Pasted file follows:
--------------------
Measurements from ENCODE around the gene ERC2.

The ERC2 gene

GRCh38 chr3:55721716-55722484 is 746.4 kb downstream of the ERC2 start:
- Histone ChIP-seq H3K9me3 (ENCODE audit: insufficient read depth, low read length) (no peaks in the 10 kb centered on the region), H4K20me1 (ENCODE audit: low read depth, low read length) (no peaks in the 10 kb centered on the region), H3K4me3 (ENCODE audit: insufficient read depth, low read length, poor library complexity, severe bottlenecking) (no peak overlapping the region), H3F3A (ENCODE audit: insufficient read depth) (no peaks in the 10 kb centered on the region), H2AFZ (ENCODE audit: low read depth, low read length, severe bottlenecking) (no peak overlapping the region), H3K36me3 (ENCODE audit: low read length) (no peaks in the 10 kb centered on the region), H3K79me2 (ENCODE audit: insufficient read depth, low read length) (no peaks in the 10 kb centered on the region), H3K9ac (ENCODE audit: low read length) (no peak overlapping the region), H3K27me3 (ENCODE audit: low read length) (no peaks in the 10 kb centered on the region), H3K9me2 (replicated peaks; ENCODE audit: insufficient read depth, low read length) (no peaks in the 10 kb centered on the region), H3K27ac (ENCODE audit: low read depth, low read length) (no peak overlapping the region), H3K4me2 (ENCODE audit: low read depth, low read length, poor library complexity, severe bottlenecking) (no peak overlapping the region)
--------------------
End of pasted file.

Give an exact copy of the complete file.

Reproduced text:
Measurements from ENCODE around the gene ERC2.

The ERC2 gene

GRCh38 chr3:55721716-55722484 is 746.4 kb downstream of the ERC2 start:
- Histone ChIP-seq H3K9me3 (ENCODE audit: insufficient read depth, low read length) (no peaks in the 10 kb centered on the region), H4K20me1 (ENCODE audit: low read depth, low read length) (no peaks in the 10 kb centered on the region), H3K4me3 (ENCODE audit: insufficient read depth, low read length, poor library complexity, severe bottlenecking) (no peak overlapping the region), H3F3A (ENCODE audit: insufficient read depth) (no peaks in the 10 kb centered on the region), H2AFZ (ENCODE audit: low read depth, low read length, severe bottlenecking) (no peak overlapping the region), H3K36me3 (ENCODE audit: low read length) (no peaks in the 10 kb centered on the region), H3K79me2 (ENCODE audit: insufficient read depth, low read length) (no peaks in the 10 kb centered on the region), H3K9ac (ENCODE audit: low read length) (no peak overlapping the region), H3K27me3 (ENCODE audit: low read length) (no peaks in the 10 kb centered on the region), H3K9me2 (replicated peaks; ENCODE audit: insufficient read depth, low read length) (no peaks in the 10 kb centered on the region), H3K27ac (ENCODE audit: low read depth, low read length) (no peak overlapping the region), H3K4me2 (ENCODE audit: low read depth, low read length, poor library complexity, severe bottlenecking) (no peak overlapping the region)